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What might digital transformation look like over the next decade?

Published 10 August 2023 in Technology • 7 min read

Every now and then, one exercise we like to perform at the Digital Business Transformation Center is to look into our metaphorical crystal ball to try and predict some of the digital technologies that will occupy us over the coming years.

I was recently tasked with drafting an article on what tomorrow’s technologies would look like. I quickly came up with a hitlist of the digital technologies I thought would be around. But then, in keeping with our times, I thought I’d ask Chat GPT-4 what it thinks about it too.

Within a matter of seconds, and after a small disclaimer on how difficult it is to predict the future, here’s what I got:

In my eyes, this output is impressive. Not only because ChatGPT confirmed three out of four of my ideas, and came up with a few more, but it was also much more concise in its output compared to the Google searches I did to guide my thinking. It goes without saying that it was way faster.

Up until recently, we were mostly discussing if AI and automation technologies will be able to successfully perform routine, repetitive tasks and replace humans performing such tasks. With the arrival of large language models (LLMs), we have now caught a glimpse of how performing creative tasks is also likely to be disrupted. And we’re just getting started.

All this leads to my first favorite technology: when it comes to organizations’ digital transformation in the next decade, advances in AI and Machine Learning will be making a splash. The potential productivity and performance gains for organizations are huge. A recent survey by McKinsey shows that more than 50% of organizations are already investing more than 5% of their digital budgets in AI.

Some 63% of the respondents claimed they expect their investments in AI to increase over the coming three years1. More importantly, I don’t see this as a game for the very few: while the Microsofts of this world will be reaping a large part of the benefits in the AI value chain, AI-powered applications will be offered as a B2B service. As a result, organizations will be able to customize and train off-the-shelf AI applications with their own datasets to differentiate themselves from competitors.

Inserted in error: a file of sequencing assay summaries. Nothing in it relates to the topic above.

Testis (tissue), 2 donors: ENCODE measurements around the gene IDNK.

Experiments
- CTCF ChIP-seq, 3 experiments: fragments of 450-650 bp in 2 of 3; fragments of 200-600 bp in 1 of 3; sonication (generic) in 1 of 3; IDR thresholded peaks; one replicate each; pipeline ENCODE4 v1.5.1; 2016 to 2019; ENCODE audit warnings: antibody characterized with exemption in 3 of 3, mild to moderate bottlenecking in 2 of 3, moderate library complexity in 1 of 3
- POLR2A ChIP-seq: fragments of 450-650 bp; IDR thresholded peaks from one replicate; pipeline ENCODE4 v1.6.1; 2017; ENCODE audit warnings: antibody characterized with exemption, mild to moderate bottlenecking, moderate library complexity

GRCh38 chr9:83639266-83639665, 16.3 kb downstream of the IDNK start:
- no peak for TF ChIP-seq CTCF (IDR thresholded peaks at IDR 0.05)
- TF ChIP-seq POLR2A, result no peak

In this context, building strong data management capabilities will be more important than ever. We have been hearing for a while now that ‘data is the new oil’; in this new landscape, organizations that fail to leverage their information resources will be much more likely to be disrupted. It is reasonable to expect more than a few operational, ethical, and regulatory hiccups along the path of AI development, but this transformational digital technology is here to stay.

Some 63% of the respondents claimed they expect their investments in AI to increase over the coming three years.
Some 63% of the respondents claimed they expect their investments in AI to increase over the coming three years

My second favorite technology for the coming decade is quantum computing. The arrival of quantum computing (mostly a matter of when, not if) is bound to overcome the computational limitations of digital computing. Investments in quantum computing are also gaining traction: Worldwide investments in quantum technology start-ups reached their highest levels in 2022, at $2.35 billion, with approximately 68% of all investments in quantum technology since 2001 coming into the industry over the past two years, an indication of investor confidence in the technologies’ future potential.